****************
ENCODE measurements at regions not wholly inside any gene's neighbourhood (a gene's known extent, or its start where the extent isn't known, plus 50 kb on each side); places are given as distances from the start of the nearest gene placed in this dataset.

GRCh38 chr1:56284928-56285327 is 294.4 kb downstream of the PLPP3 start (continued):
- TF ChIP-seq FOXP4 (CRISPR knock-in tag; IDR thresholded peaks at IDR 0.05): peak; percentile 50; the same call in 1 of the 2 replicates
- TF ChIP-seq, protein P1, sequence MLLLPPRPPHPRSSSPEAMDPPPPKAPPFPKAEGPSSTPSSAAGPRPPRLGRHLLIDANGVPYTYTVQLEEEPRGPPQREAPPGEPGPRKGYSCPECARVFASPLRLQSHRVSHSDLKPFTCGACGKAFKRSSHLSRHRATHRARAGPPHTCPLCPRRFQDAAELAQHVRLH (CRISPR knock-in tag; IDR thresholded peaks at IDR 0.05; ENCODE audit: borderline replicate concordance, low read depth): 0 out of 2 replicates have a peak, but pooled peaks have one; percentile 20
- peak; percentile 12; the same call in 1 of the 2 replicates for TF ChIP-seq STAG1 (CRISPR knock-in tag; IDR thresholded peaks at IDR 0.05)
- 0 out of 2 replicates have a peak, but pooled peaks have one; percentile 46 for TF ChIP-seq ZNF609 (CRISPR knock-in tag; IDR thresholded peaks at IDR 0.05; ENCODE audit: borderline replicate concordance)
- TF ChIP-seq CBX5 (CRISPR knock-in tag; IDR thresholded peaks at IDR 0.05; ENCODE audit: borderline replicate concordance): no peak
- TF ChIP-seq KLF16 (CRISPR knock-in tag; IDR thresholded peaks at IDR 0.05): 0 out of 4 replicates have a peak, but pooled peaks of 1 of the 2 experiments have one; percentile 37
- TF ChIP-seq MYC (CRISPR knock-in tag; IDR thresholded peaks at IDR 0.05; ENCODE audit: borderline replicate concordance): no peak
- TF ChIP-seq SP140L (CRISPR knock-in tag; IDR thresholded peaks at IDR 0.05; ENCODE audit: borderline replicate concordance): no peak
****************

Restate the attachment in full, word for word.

ENCODE measurements at regions not wholly inside any gene's neighbourhood (a gene's known extent, or its start where the extent isn't known, plus 50 kb on each side); places are given as distances from the start of the nearest gene placed in this dataset.

GRCh38 chr1:56284928-56285327 is 294.4 kb downstream of the PLPP3 start (continued):
- TF ChIP-seq FOXP4 (CRISPR knock-in tag; IDR thresholded peaks at IDR 0.05): peak; percentile 50; the same call in 1 of the 2 replicates
- TF ChIP-seq, protein P1, sequence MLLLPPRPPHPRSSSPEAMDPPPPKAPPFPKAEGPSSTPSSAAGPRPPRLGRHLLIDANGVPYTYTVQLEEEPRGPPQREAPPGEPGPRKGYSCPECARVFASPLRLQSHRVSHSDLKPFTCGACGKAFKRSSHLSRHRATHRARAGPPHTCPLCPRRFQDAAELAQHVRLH (CRISPR knock-in tag; IDR thresholded peaks at IDR 0.05; ENCODE audit: borderline replicate concordance, low read depth): 0 out of 2 replicates have a peak, but pooled peaks have one; percentile 20
- peak; percentile 12; the same call in 1 of the 2 replicates for TF ChIP-seq STAG1 (CRISPR knock-in tag; IDR thresholded peaks at IDR 0.05)
- 0 out of 2 replicates have a peak, but pooled peaks have one; percentile 46 for TF ChIP-seq ZNF609 (CRISPR knock-in tag; IDR thresholded peaks at IDR 0.05; ENCODE audit: borderline replicate concordance)
- TF ChIP-seq CBX5 (CRISPR knock-in tag; IDR thresholded peaks at IDR 0.05; ENCODE audit: borderline replicate concordance): no peak
- TF ChIP-seq KLF16 (CRISPR knock-in tag; IDR thresholded peaks at IDR 0.05): 0 out of 4 replicates have a peak, but pooled peaks of 1 of the 2 experiments have one; percentile 37
- TF ChIP-seq MYC (CRISPR knock-in tag; IDR thresholded peaks at IDR 0.05; ENCODE audit: borderline replicate concordance): no peak
- TF ChIP-seq SP140L (CRISPR knock-in tag; IDR thresholded peaks at IDR 0.05; ENCODE audit: borderline replicate concordance): no peak